Looking ahead, Bond sees more opportunities for similar projects as well as projects based on technology that does not yet exist.
“Technological advances have really catapulted this technology and some of the projects they made in Europe have provided lessons for us in the United States. There is science-based evidence that climate change is real and that we as humans have an awful lot to do with it. That also means we have an opportunity to address it and that’s exactly what we’re trying to do with projects like this offshore wind project. We will need additional technological innovation to achieve a lower carbon future across energy sectors. I have four kids; I can only hope some of them might be willing to tackle some of these challenges. I look forward to what their generations bring to the table.”
Hampton Roads Alliance Wants to Create Regional Wind Hub In Eastern Virginia
The Hampton Roads Alliance is hoping to leverage Dominion Energy’s offshore wind farm to create an East Coast hub in Coastal Virginia to serve the offshore wind energy sector, an emerging $100 billion industry.
In May 2021, the Biden administration approved its first offshore wind farm, a $2.8 billion project between Martha’s Vineyard and Block Island. Another project is planned closer by in Kitty Hawk, N.C., and about 20 others are in some stage of development from North Carolina to New England, says Matt Smith, director, offshore wind development for the Hampton Roads Alliance.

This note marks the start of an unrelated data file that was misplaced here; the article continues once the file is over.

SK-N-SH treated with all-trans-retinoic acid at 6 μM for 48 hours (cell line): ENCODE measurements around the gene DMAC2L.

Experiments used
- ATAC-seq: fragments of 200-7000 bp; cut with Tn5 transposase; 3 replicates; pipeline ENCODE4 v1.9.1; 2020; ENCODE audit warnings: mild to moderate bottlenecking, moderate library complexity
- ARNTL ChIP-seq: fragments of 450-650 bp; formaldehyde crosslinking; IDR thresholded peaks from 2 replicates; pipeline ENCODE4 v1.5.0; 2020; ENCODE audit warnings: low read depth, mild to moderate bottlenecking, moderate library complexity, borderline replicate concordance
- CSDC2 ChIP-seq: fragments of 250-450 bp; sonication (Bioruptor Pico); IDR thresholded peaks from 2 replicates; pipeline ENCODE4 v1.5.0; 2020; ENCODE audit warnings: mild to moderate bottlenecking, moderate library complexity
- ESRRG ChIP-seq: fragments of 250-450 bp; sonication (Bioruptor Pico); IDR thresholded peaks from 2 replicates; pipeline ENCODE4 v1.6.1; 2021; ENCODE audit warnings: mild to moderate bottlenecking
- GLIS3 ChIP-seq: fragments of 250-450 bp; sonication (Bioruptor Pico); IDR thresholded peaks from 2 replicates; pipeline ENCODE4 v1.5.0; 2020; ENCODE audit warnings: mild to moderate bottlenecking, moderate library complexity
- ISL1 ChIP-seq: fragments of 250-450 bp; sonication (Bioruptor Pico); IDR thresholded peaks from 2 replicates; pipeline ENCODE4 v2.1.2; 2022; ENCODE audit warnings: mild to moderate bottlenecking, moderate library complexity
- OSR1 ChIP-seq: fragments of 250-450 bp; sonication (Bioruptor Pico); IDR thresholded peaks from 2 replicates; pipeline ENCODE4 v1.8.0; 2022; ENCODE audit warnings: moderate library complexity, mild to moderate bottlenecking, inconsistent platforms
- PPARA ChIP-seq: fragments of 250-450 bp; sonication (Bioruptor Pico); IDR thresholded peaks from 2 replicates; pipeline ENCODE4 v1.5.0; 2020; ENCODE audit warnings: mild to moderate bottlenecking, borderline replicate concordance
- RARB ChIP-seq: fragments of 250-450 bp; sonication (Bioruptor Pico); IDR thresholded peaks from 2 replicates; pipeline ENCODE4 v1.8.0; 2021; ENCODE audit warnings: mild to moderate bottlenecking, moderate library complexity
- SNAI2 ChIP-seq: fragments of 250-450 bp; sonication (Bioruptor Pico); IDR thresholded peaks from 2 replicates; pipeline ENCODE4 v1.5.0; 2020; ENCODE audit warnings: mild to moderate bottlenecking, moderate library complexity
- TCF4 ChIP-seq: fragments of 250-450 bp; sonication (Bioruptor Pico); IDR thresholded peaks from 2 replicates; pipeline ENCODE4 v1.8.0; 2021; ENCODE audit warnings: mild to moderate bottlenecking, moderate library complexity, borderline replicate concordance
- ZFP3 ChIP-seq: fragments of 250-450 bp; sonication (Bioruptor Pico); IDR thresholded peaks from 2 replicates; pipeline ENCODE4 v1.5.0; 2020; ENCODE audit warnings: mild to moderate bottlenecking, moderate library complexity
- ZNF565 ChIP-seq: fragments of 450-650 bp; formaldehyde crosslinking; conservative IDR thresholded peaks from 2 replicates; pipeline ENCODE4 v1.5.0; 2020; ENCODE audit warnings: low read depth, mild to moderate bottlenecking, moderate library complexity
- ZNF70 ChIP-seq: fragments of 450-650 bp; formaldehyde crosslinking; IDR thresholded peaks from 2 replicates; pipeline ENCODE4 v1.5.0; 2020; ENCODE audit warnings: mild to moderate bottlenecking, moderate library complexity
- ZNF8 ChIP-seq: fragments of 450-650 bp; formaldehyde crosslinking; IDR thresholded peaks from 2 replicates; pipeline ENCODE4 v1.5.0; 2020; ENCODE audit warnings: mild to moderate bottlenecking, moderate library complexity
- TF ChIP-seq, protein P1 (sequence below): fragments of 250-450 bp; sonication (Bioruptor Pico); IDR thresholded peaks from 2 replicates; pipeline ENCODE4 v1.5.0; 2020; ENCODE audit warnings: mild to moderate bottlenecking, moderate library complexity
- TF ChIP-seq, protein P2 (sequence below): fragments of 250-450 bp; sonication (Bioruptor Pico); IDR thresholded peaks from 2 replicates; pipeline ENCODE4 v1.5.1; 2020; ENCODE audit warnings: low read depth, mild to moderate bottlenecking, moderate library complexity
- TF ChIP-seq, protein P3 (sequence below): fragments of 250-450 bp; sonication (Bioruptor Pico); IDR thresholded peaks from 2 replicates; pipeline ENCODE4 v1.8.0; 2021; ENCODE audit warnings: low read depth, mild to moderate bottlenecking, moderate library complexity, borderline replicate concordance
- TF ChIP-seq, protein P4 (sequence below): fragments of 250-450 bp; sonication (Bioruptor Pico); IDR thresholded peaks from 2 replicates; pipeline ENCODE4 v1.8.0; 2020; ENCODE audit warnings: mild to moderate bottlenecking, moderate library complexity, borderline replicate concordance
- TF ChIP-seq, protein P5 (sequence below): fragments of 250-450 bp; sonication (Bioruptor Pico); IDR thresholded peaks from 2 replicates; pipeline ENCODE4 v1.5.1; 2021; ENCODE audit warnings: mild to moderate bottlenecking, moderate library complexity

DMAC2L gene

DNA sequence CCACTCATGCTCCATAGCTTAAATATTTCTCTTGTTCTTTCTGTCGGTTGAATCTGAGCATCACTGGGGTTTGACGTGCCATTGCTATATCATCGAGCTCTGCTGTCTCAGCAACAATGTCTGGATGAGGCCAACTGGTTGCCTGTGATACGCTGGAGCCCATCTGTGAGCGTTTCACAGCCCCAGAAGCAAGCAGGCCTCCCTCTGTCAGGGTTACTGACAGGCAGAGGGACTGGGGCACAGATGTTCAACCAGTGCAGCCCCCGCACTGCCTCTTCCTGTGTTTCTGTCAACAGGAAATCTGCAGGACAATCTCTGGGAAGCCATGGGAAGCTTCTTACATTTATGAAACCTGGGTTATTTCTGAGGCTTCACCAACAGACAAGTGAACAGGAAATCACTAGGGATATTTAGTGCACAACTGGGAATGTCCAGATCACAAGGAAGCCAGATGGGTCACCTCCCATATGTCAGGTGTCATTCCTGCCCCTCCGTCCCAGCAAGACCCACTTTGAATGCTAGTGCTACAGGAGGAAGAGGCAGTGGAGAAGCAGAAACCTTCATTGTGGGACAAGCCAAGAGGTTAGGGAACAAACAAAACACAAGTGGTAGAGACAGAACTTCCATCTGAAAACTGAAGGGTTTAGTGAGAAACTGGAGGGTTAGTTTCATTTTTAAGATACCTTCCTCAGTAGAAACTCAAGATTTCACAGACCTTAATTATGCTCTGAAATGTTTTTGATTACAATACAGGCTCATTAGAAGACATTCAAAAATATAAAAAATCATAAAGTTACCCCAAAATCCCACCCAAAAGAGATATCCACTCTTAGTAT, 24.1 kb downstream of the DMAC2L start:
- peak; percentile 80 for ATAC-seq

“A lot of people took the federal approval as a good sign to make investments in the United States. We have a generational opportunity to establish Hampton Roads as the hub of the industry, address serious issues on climate change and also attract a significant number of jobs. We see this project as the jumping off point to serve the larger East Coast wind industry from Hampton Roads. The supply chain doesn’t exist yet on the East Coast; every state is trying to attract portions of the supply chain.”
States north of Virginia have an advantage in project density; more wind farms are being built in the New York-New Jersey-New England area, Smith says.
“There’s a lot of competition up and down the coast, especially from New York and New Jersey. The supply chain is based in Europe now and we’re growing the industry from scratch.”
But Coastal Virginia offers other key advantages in terms of ports and a large, skilled maritime workforce.
Out of 19 ports from North Carolina to Massachusetts ranked in a study by BVG Associates for the state of North Carolina, two Virginia ports – Portsmouth Marine Terminal and Norfolk Southern Lamberts Point – were tied for first place with the South Brooklyn Marine Terminal with scores of 60 out of 70 possible. Ports were ranked based on facility readiness, facility availability, site acreage, cost to redevelop, quayside infrastructure, air draft restriction and channel depth.
Portions of Queen’s article on the Hampton Roads Alliance were first published in CoVABiz and have been reprinted with permission by the author.
“We have a world class port structure that can’t be matched anywhere else,” says Smith.
Photos courtesy of Dominion Energy.
Reprinted by permission. This article originally appeared in the January/February 2022 issue of OILWOMAN Magazine.
Karen Haywood Queen covers manufacturing technology, energy, personal finance, cybersecurity and health. Her work has been published in a variety of publications including Smart Manufacturing, Better Homes and Gardens, CreditCards.com and Costco Connection. She lives in Williamsburg, Virginia, with her rocket scientist husband.